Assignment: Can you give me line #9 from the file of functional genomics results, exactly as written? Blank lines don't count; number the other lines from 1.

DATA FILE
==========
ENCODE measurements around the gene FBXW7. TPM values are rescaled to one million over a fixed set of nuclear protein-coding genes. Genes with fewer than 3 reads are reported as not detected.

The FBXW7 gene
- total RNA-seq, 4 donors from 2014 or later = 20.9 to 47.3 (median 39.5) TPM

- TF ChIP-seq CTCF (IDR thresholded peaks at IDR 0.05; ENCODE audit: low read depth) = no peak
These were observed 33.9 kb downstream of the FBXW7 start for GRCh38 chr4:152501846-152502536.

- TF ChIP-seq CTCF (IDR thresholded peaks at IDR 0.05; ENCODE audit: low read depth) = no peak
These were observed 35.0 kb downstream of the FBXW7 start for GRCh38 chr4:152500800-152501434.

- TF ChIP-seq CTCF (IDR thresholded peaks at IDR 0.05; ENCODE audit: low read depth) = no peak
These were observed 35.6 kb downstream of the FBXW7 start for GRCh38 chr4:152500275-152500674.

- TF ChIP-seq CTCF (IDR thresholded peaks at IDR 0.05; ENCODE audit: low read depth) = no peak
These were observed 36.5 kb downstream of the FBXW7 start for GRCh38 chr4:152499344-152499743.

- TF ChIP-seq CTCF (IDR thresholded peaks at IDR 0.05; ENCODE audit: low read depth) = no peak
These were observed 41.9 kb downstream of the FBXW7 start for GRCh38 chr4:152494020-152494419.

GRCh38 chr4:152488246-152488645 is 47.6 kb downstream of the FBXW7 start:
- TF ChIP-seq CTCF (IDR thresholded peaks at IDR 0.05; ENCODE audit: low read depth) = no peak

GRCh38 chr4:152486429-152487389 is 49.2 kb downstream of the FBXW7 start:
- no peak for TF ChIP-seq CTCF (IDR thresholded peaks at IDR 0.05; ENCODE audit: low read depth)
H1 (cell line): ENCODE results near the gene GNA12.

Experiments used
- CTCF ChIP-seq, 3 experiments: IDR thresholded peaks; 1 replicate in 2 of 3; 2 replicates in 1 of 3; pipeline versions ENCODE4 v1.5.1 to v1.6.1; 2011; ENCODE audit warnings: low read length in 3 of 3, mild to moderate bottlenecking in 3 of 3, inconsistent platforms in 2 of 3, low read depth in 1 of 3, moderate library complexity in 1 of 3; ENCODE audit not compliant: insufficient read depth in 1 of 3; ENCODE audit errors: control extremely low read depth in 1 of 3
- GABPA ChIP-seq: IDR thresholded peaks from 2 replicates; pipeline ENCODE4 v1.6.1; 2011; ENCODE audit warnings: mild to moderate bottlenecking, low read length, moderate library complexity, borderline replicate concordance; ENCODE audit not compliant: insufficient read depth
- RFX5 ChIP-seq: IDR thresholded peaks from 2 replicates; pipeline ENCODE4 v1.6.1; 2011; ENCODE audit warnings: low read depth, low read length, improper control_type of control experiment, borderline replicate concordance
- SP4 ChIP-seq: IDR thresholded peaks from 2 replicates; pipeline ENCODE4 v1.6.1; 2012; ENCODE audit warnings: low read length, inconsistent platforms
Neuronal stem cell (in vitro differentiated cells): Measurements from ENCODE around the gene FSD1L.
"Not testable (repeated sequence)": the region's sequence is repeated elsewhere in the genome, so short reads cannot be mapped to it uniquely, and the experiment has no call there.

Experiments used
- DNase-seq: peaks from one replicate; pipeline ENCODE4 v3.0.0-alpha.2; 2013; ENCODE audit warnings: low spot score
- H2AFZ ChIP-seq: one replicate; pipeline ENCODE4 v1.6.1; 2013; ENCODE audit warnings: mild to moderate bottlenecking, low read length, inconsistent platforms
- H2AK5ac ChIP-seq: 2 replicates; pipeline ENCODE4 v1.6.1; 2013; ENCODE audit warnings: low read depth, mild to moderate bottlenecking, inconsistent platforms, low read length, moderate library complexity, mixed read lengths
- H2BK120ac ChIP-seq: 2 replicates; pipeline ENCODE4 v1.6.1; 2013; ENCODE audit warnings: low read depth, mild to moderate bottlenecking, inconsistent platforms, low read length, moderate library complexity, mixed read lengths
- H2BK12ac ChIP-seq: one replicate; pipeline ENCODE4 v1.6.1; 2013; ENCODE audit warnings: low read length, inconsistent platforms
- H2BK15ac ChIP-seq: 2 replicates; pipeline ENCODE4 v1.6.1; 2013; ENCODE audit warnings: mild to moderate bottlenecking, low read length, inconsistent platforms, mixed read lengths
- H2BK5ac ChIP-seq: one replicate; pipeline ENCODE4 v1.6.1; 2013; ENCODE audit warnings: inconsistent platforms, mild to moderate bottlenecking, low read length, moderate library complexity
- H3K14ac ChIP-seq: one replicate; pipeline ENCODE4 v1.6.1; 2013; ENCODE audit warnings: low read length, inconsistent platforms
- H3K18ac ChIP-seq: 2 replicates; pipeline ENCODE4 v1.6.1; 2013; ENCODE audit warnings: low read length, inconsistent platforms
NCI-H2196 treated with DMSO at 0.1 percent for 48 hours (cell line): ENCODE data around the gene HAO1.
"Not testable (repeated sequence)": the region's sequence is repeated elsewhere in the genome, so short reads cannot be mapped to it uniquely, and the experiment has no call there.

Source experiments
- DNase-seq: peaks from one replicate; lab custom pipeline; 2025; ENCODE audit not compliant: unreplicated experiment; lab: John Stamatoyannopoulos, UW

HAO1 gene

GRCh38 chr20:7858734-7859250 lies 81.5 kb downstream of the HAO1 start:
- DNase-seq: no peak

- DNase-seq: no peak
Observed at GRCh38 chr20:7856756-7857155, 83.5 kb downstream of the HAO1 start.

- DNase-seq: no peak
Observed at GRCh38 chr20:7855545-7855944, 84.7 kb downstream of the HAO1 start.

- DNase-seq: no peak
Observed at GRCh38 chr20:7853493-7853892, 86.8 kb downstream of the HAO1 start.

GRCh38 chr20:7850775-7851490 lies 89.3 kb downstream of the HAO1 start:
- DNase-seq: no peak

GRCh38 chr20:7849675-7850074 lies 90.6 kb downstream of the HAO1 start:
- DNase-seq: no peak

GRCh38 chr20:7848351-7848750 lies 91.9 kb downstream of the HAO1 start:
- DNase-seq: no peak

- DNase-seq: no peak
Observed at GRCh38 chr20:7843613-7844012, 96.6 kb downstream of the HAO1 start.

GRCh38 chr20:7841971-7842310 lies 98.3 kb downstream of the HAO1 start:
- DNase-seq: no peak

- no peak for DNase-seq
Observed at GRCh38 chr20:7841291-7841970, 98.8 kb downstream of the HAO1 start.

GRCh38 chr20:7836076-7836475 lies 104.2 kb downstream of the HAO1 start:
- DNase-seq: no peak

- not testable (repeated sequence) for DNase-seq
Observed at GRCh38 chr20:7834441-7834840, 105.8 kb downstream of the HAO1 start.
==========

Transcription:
These were observed 35.6 kb downstream of the FBXW7 start for GRCh38 chr4:152500275-152500674.